Joss and I converge on JFK despite typical traffic bullshit. She was late and I was a little later. Not a race. We wait with the rest of humanity on cusp of trajectory. Escape velocity arrives in a timely fashion and we are aloft. Passengers are weird. They have quirks and needs that magnify when hurtling through time and space in a metal tube. Like the young woman who won’t stop talking to her mute companion or the guy who gets out of his seat at regular intervals to bounce on the balls of his feet and stretch his lanky frame in the aisle. I manage to sleep: Joss not so much. Immigration and customs pass in a blur. A ferry, which we locate with ease, transports us over the lagoon. Our ship maintains a stately pace as water taxis buffet our craft with their wakes. We approach Venice from the north – first stop Murano, the island of glassmakers. The journey winds around the city, passing the Arsenale, Venice’s enormous shipyard, where in the 13th century a galley could be built in a day. This was the first instance of mass-production on a scale not duplicated until Henry Ford devised the assembly line. I point this out to her, feeling the self-consciousness of internalized guidebook knowledge for the first time. We debark at San Zaccaria, the Piazza San Marco stop. Our B&B is up an alleyway and down another and behind a not very well-marked door. Many flights of stairs, toting valises. We are offered water and coffee on a terrace overlooking rooftops and the crosses atop the Basilica. The color scheme throughout our lodgings relies heavily on lime sherbert green.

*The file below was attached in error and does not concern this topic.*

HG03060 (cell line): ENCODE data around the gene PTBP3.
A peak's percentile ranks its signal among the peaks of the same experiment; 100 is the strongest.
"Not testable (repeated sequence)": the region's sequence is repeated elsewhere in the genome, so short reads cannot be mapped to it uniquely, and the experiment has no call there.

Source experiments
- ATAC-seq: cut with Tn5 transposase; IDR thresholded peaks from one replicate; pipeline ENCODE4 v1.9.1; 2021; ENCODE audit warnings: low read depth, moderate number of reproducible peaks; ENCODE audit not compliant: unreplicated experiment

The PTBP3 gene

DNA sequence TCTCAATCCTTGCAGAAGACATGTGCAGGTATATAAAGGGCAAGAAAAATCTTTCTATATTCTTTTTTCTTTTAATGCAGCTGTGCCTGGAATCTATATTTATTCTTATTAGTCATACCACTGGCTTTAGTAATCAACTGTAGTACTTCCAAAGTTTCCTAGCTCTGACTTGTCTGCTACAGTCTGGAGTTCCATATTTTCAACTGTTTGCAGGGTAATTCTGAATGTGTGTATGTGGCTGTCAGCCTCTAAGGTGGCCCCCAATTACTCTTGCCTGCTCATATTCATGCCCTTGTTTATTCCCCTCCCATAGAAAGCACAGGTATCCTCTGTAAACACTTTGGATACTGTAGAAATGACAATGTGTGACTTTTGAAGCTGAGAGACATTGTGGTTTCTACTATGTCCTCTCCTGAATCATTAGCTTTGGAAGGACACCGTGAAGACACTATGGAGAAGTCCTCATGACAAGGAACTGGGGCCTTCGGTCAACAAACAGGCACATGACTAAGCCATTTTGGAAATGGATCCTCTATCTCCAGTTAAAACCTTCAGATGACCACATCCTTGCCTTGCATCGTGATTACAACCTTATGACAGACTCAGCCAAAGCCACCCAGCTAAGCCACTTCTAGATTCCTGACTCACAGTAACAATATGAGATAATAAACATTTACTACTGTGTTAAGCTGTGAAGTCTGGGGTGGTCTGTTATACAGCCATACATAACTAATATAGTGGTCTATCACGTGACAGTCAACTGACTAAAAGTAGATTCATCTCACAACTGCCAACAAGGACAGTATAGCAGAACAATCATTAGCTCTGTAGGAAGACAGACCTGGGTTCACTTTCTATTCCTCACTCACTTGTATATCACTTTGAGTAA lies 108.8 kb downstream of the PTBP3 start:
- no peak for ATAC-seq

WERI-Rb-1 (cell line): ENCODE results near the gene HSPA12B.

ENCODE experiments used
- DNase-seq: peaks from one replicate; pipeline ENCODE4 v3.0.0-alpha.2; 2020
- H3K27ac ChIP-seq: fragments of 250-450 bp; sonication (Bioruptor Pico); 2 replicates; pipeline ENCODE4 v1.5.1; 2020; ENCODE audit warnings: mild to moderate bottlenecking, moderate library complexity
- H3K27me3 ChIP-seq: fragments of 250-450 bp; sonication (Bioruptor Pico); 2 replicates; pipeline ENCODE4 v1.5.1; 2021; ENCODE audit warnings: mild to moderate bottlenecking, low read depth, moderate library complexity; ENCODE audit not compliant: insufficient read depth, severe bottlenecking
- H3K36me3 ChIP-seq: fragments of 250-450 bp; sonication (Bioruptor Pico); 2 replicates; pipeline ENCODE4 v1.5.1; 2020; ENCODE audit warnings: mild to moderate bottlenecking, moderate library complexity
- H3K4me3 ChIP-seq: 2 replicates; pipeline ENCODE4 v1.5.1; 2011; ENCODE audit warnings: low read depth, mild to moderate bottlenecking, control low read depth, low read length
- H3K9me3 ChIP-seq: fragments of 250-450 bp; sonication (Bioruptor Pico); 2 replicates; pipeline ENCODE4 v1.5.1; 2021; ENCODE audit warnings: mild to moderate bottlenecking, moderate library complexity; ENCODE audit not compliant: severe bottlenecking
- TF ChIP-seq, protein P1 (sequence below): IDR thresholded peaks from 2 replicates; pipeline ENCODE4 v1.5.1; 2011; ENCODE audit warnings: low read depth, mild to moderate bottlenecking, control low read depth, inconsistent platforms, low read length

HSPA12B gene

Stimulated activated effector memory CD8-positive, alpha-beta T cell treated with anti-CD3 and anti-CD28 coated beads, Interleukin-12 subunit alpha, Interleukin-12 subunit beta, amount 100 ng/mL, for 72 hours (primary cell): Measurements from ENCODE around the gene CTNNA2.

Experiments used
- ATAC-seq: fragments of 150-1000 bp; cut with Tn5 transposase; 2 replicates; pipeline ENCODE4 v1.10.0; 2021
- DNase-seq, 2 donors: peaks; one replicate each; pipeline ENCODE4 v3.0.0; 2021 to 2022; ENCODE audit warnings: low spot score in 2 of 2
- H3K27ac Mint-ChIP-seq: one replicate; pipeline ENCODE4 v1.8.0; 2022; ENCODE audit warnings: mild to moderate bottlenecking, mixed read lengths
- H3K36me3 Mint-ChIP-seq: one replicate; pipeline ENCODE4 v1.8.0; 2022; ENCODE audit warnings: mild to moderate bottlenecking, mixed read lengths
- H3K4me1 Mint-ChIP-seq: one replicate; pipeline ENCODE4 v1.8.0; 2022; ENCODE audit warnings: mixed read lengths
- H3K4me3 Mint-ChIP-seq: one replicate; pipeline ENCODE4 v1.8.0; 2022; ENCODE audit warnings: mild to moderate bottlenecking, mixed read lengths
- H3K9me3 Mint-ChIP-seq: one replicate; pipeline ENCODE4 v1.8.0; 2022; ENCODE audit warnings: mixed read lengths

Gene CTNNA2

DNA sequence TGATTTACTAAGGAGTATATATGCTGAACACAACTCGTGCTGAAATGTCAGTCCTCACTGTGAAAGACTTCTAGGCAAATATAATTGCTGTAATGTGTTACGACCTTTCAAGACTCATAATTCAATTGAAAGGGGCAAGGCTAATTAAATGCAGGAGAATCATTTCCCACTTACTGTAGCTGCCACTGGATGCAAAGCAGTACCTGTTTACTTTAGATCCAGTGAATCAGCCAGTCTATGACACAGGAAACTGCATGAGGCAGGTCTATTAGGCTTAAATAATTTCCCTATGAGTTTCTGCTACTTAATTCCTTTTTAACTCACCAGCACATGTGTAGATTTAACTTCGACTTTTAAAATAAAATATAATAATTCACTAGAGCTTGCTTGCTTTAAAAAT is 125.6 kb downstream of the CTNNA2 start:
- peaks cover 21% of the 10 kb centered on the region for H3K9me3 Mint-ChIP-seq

After a blessed shower, we hit the pavement. I suggest it might be a good idea to find Piazza San Marco in order to theoretically give us a sense of location. It’s not far. Jesus, is it congested. They tell you, but words cannot convey the mass of not-moving humanity. At least in Times Square, there’s some tectonic movement to the crowd. Still, the vast scale of the plaza strikes awe. The façade of the Basilica. The shimmer of the Doge’s Palace. The majesty of the Campanile, replaced in the early 20th century when the Renaissance one collapsed. The glitz of the high-fashion shops lining the narrow streets that radiate from the piazza. Gradually, we leave the touristic maw behind, arcing on footbridges over nameless canals, catching vistas of listing campanile blazing the setting sun, slowly copping to our epic hunger. “Where do you want to eat?” “Any place.” We just stop at the café we will never deliberately find again for a semi-adequate meal and the promise of future gelato.
More wandering. Then, attempted slumber.